Growing juicy berries in your yard is surprisingly easy. Growing berries in containers is a great idea for gardeners with limited space as well as those trying to keep four-footed pests away. Most berry plants will grow very well in containers, although you may not get as large a yield as plants grown in the ground. While berry plants do not require a lot of maintenance, many do require some patience. It can take a year or more for the plants to mature enough to produce a decent harvest. Check with your local Cooperative Extension for a list of varieties that do well in your area.
General Tips for Berry Container Growing Success
Most berries will need large pots, both to accommodate the roots and to balance the mature-size top of the plants. Large pots with large plants can get very heavy. If you think you will be moving the containers, either indoors for the winter or around the patio, place them on a sturdy plant dolly. Of course, they will also need plenty of drainage holes.
If you plan on leaving your plant outdoors for the winter, choose a container in a material that can handle your weather. For cold, frosty zones, wood, heavy-duty plastic, or the newer resin and fiberglass materials are good choices. Most will be labeled as frost-tolerant if they are.
Birds and other creatures love berries, too. Most gardeners will need to provide some type of protection over the fruit as it starts to ripen. Bird netting or cages built with chicken wire are popular choices. Make sure the netting is held up off the fruit, or the birds will reach right through. And don't wait until you see the fruits ripening to cover them. Birds have different tastes than people do.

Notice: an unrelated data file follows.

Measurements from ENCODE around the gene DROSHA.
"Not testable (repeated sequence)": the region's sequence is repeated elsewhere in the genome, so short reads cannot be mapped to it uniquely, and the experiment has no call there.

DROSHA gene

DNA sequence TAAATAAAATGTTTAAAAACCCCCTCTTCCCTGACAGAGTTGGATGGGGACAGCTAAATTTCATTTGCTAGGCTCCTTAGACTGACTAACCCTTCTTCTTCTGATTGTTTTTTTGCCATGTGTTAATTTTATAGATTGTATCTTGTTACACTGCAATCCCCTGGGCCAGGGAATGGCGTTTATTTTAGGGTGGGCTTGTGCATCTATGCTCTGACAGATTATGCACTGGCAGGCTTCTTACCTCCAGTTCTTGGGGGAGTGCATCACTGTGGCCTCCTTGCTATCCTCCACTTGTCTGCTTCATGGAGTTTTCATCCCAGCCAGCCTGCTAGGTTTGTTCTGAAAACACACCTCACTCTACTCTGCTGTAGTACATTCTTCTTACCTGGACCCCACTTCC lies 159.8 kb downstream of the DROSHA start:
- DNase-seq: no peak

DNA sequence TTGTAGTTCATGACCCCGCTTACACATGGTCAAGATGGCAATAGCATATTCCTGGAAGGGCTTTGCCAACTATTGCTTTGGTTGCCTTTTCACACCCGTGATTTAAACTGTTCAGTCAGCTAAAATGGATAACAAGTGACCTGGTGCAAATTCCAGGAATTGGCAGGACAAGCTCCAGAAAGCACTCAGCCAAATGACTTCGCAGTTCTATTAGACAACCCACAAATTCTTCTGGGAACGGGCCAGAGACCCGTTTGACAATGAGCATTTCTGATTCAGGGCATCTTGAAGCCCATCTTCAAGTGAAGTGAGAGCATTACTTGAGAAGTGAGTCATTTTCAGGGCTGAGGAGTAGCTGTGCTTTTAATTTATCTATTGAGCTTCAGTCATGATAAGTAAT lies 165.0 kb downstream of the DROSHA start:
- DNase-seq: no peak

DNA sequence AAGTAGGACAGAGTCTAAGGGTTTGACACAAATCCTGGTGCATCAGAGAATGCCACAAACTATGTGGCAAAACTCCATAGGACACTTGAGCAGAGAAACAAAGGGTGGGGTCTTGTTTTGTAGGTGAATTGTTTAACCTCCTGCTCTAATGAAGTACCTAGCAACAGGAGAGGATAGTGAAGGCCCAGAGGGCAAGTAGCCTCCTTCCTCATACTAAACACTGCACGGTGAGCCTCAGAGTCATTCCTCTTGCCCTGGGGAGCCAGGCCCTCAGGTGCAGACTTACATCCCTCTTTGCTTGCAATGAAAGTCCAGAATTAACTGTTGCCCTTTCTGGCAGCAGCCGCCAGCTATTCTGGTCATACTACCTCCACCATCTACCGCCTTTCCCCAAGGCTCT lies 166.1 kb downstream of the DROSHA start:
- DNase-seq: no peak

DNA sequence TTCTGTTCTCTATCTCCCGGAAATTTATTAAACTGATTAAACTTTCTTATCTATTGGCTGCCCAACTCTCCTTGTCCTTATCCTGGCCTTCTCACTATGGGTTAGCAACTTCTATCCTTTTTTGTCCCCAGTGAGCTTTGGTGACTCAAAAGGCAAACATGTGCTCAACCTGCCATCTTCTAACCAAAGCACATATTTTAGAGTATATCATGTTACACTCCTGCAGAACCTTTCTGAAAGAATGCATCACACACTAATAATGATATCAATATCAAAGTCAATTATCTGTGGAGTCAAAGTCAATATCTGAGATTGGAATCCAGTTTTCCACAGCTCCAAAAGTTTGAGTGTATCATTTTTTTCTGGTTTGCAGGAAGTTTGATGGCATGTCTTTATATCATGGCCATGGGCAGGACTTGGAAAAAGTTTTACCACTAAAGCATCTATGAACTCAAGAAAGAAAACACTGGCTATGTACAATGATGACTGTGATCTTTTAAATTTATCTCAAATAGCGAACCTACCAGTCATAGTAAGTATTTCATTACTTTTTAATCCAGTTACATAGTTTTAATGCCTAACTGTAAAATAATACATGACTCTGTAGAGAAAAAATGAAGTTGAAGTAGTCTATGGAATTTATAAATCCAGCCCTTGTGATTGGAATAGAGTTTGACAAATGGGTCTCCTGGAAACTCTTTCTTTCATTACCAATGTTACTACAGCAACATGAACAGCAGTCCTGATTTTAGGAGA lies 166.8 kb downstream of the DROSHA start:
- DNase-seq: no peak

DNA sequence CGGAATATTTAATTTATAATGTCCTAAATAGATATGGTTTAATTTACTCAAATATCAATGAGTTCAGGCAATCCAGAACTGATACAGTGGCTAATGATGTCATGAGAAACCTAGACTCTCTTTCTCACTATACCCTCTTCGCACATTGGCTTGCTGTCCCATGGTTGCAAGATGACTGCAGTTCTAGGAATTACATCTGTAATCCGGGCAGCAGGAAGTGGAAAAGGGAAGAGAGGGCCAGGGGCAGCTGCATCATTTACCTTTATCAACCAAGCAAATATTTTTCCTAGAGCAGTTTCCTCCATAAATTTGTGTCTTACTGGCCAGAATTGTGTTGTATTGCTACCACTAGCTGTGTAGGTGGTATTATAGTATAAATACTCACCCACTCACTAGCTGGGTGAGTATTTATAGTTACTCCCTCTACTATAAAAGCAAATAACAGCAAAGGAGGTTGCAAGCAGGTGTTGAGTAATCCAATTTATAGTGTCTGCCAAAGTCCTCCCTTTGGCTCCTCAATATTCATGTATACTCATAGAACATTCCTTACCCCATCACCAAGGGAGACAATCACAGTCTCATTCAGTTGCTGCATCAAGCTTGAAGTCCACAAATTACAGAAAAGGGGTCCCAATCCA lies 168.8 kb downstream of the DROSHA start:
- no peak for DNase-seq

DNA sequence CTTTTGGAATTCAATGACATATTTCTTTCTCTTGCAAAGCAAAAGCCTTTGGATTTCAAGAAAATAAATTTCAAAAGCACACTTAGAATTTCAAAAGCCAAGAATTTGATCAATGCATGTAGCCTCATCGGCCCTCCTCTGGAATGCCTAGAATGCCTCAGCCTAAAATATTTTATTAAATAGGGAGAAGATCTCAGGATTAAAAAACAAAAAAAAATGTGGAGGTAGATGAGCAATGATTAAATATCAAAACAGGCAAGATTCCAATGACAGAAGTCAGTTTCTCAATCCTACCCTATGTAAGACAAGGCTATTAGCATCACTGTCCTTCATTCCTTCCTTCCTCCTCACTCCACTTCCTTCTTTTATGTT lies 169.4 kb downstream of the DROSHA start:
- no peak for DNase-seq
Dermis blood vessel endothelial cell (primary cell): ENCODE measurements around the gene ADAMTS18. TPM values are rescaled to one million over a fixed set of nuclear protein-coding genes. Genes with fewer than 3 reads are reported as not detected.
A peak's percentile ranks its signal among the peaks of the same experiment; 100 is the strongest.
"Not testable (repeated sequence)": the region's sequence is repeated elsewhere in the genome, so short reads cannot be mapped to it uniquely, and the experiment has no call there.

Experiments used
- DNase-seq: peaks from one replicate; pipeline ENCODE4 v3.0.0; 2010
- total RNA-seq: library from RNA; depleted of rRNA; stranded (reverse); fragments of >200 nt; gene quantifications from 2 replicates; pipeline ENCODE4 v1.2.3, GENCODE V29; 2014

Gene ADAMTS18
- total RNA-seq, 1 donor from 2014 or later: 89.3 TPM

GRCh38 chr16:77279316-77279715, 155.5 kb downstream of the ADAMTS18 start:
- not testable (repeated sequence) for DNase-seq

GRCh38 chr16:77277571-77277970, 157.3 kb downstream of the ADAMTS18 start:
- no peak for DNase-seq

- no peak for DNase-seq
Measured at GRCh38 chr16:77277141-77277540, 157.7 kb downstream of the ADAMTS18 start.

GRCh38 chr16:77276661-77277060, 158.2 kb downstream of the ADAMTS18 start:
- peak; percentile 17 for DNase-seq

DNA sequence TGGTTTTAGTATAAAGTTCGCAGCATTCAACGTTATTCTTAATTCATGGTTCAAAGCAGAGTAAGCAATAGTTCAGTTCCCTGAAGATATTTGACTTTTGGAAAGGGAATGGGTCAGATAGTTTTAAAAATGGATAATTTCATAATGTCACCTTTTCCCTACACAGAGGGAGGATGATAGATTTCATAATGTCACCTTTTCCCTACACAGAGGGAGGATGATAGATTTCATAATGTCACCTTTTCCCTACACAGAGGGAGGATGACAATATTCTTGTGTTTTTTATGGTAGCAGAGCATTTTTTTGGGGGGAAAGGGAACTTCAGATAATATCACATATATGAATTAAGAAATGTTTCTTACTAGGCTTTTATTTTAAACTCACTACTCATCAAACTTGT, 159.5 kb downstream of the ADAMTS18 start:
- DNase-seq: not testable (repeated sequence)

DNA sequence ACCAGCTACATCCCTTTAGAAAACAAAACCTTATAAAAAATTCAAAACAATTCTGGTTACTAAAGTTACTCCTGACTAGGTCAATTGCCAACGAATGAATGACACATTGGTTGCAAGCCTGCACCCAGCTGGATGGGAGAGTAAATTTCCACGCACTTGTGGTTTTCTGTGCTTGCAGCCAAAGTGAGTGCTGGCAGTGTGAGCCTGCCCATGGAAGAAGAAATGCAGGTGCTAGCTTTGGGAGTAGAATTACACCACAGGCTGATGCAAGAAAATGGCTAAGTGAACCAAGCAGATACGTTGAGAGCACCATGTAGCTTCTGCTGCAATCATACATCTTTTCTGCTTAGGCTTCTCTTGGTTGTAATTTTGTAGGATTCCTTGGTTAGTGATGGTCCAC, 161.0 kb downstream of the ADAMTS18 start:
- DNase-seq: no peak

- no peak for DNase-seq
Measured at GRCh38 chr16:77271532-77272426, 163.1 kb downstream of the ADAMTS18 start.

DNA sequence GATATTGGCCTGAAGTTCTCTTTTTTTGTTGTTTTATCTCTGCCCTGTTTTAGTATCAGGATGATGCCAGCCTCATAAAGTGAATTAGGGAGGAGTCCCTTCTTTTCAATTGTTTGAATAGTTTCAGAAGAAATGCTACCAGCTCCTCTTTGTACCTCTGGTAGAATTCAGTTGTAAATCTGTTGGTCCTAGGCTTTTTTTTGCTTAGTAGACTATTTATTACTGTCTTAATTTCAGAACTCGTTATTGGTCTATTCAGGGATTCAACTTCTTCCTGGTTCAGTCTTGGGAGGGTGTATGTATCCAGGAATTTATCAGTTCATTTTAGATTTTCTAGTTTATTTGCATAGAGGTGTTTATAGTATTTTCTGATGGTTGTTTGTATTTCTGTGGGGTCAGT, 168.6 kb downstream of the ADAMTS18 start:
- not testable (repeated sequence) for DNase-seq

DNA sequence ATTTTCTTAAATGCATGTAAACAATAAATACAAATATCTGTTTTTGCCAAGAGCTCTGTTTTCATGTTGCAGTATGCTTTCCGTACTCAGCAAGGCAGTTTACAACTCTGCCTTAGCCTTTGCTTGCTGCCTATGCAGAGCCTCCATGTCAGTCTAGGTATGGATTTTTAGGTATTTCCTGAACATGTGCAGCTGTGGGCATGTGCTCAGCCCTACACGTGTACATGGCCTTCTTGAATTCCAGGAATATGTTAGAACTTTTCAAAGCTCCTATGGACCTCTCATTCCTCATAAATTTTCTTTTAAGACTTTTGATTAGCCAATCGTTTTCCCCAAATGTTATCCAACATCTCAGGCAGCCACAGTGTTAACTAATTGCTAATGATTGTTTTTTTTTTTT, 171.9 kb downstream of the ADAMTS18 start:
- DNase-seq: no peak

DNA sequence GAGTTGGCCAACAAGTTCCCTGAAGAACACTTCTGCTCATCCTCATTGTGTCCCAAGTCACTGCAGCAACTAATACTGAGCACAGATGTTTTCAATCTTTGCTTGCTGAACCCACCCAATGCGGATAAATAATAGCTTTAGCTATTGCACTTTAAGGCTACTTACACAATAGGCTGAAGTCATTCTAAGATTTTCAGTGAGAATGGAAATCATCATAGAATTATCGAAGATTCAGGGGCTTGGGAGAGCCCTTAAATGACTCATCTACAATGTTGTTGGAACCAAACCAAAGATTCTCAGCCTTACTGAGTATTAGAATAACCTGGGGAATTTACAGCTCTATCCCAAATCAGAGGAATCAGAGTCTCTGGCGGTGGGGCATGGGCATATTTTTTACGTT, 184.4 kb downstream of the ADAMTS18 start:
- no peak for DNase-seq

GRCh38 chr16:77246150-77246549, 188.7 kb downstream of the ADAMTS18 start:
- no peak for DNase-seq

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Low bush blueberries generally need more space for their spreading growth habit than a container can provide, and rabbiteye varieties grow too large for containers. The best blueberry choice for containers is a highbush variety and better still, the dwarfs or half-highs that have been bred specifically for small spaces.
Growing blueberries in containers makes it easy to keep the soil at the low pH blueberries need to grow well. There are special potting mixes for acid-loving plants or you can make your blend of half regular potting soil and half peat.
Blueberries can live a long time, so give them a big container at the start. Something at least 2 feet wide and deep, with excellent drainage. Plant them so their roots are just below soil level and then add a 1–2-inch layer of bark mulch.
A sunny spot is ideal for most potted blueberries, although where summers are unrelentingly hot, afternoon shade is welcome. All blueberries like regular water. They do no fruit well if they bounce from drought to flood. They also do not like to sit in wet soil for prolonged periods.
You will want to have at least two bushes that bloom around the same time, for good pollination and fruit set. To extend the harvest season, You could plant additional containers and choose early-, mid-, or late-season varieties. Blueberries may start fruiting in their first year and each additional year they should become more abundant.